Following Mark's post on draft dodgers, I visited New Profile's highly recommended website. There caught my eye an old Guardian piece on Idan Halili. Halili is a young Israeli woman, (19 in 2005), who, with awe inspiring clarity, wrote the following letter explaining to the Herrenvolk Army why she can't join them:
A strongly patriarchal institution, like the army, underlines female marginality, on the one hand, and the superiority of male-identified values on the other. … It might be said that a mood of sexual harassment is endemic to a patriarchal and hierarchical organization like the army. And so the demand that a woman enlist is tantamount to demanding that she cope with sexual harassment within an environment that encourages such harassment. Moreover, since the army is such a central institution in society, a culture of sexual harassment also is exported to and further entrenched in civic society. … I as a feminist, feel I must avoid military service and act to limit and reduce the influence of the army on civic society. … When men spend a formative period of their lives in the military they are likely to receive positive reinforcements for the use of brute power and violence, and to develop an indifferent attitude to the use of "mild" forms of violence … In an organization whose main values include superiority and control, these behaviors are likely to be encouraged in the specific professional (military) activities, but also in interpersonal relations …I cannot join an organization which, either directly or indirectly, encourages violence – of any form and kind – against women. There is, hence, a contradiction between my being a feminist and my ability to enlist. … Army service would impose a way of life on me that is deeply contrary to my values and moral beliefs. … I cannot live in such flagrant denial of my conscience … (excerpted by the American Friends Service Committee)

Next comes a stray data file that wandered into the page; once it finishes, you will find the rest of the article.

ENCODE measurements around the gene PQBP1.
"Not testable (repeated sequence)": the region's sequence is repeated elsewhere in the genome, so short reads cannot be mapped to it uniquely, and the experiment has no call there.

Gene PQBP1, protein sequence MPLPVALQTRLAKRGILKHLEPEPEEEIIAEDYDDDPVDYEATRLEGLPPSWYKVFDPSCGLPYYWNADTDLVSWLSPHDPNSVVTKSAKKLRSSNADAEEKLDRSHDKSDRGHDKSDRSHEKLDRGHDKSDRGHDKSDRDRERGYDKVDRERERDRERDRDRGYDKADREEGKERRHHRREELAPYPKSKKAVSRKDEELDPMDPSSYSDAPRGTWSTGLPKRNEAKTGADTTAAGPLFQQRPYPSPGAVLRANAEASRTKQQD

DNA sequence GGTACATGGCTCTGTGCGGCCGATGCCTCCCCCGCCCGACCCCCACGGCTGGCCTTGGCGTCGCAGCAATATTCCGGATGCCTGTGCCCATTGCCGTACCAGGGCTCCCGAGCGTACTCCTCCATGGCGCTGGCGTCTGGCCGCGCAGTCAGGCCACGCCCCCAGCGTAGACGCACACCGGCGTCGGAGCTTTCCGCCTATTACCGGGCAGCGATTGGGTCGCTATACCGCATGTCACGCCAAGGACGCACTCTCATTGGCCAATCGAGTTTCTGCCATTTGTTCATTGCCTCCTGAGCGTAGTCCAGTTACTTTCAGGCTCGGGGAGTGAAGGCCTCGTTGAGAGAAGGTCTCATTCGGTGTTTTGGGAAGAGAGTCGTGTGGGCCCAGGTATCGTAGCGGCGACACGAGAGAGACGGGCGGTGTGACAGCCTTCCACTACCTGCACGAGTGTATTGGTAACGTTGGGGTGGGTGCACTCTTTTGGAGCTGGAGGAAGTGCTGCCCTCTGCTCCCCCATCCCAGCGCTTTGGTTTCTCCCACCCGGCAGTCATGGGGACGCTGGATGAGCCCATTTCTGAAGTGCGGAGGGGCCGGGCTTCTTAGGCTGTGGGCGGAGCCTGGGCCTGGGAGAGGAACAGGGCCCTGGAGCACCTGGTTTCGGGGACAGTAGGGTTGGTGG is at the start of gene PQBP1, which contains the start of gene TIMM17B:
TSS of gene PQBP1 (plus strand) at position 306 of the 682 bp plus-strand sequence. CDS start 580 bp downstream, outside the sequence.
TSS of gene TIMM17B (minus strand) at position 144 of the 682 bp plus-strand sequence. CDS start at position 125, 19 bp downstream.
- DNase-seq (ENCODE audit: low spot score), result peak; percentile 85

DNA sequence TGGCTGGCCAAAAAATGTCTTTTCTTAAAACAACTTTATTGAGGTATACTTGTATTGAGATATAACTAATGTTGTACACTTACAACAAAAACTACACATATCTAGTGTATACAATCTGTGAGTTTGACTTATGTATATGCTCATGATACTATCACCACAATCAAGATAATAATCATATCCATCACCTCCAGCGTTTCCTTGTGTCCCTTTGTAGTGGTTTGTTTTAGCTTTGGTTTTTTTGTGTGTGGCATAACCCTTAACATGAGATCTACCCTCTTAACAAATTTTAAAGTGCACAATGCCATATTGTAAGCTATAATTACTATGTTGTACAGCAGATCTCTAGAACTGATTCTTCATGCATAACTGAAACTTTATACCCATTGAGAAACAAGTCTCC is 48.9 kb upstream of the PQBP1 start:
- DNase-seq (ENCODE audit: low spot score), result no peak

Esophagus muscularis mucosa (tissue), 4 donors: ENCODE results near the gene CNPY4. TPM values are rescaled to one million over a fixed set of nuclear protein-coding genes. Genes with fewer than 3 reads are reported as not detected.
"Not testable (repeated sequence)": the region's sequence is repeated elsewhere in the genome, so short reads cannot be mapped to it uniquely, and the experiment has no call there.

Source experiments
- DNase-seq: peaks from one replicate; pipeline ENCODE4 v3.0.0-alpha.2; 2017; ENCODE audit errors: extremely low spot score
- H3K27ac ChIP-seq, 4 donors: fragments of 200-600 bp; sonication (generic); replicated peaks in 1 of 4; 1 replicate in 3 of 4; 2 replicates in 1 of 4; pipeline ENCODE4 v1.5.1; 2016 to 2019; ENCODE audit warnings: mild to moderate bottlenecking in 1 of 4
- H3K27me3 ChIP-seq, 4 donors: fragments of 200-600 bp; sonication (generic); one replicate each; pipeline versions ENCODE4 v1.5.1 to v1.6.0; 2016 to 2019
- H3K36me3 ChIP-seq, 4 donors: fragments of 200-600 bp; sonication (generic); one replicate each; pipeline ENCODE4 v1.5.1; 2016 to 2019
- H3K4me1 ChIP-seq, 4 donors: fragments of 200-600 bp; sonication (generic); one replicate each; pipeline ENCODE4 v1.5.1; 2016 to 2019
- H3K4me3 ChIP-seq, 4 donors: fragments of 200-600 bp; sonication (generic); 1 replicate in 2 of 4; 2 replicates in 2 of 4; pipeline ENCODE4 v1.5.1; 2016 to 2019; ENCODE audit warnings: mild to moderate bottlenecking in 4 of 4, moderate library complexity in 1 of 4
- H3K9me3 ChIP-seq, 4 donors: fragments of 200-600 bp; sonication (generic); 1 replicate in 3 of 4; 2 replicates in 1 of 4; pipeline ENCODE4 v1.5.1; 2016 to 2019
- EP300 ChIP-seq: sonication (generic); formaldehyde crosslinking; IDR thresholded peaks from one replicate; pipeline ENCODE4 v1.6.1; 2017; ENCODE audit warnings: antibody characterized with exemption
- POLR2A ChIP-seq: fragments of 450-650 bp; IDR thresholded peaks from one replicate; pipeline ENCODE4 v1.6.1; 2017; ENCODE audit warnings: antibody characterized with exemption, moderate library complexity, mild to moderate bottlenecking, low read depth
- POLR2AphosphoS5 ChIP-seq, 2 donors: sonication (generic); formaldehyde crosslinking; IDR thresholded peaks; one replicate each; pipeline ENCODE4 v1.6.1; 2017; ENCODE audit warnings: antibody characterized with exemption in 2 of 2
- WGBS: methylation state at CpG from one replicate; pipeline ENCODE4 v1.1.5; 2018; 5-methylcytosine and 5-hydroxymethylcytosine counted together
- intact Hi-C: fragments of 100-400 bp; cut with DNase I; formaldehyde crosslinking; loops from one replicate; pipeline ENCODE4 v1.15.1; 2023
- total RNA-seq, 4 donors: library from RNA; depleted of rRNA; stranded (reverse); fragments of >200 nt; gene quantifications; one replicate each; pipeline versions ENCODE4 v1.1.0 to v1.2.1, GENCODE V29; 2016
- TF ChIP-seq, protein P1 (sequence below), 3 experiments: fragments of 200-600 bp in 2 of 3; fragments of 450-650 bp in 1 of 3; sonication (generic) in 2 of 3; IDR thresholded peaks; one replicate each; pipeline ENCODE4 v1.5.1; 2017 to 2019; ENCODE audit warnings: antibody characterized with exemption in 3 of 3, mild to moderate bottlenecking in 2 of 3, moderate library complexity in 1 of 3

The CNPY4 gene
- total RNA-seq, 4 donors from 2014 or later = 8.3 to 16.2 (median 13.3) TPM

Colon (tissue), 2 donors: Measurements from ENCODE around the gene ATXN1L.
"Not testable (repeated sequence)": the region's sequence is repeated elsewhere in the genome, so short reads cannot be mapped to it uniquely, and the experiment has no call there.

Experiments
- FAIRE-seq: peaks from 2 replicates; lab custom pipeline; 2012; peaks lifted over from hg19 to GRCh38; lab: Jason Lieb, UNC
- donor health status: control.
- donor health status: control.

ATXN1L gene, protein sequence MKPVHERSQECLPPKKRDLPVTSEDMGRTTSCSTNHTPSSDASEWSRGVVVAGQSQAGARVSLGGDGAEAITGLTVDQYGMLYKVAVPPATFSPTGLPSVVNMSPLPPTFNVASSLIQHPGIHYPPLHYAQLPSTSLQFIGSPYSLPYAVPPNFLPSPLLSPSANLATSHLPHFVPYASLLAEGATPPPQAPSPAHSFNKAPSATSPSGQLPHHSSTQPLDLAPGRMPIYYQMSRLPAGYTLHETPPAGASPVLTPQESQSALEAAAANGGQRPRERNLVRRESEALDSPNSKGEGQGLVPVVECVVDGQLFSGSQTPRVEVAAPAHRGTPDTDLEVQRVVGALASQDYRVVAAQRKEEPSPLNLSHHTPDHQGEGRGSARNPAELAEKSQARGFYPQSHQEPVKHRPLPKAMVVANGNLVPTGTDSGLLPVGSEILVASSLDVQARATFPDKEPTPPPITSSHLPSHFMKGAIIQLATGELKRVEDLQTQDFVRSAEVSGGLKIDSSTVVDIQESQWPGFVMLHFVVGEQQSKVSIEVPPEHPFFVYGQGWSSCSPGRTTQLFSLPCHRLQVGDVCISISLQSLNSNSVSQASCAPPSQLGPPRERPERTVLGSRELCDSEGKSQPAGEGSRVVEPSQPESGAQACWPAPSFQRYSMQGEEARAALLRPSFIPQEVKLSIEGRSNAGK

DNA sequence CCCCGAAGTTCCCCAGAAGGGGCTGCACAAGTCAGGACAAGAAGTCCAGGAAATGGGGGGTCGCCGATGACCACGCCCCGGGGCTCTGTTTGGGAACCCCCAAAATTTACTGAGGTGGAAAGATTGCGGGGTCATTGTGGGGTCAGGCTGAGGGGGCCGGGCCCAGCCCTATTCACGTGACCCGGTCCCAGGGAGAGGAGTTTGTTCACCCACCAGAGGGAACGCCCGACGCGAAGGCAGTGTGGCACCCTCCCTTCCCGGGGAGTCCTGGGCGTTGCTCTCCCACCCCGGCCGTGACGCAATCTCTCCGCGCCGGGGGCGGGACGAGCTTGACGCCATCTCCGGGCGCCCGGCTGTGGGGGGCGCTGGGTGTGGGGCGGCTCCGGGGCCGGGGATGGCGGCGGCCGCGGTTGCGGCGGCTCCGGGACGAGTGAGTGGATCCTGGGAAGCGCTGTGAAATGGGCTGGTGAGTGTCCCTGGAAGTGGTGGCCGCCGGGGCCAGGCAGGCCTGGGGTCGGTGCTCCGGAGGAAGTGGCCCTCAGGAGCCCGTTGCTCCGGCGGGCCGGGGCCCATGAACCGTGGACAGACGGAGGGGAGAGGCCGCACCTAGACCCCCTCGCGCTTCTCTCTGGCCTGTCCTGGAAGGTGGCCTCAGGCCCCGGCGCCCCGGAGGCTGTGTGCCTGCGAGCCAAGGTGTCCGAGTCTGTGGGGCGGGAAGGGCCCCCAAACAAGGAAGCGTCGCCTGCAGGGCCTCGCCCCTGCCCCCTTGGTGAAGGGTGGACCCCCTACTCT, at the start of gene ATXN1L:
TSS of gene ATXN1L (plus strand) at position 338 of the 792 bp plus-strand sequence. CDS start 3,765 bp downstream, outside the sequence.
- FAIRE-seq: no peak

The icing on the cake is that the army commission deemed Halili not enough of a pacifist to warrant "conscientious objector" status. Yet she was exempted on the ground that holding such feminist views is incompatible with service in the Herrenvolk army.
So its official. While Hasbara hacks, Islamophobia peddlers and Maxim "readers" may beg to differ, the existence of IDF pin-up girls does not make Israel a feminist heaven. And according to the army's own admission, principled feminism is incompatible with membership in Israel's dominant institution.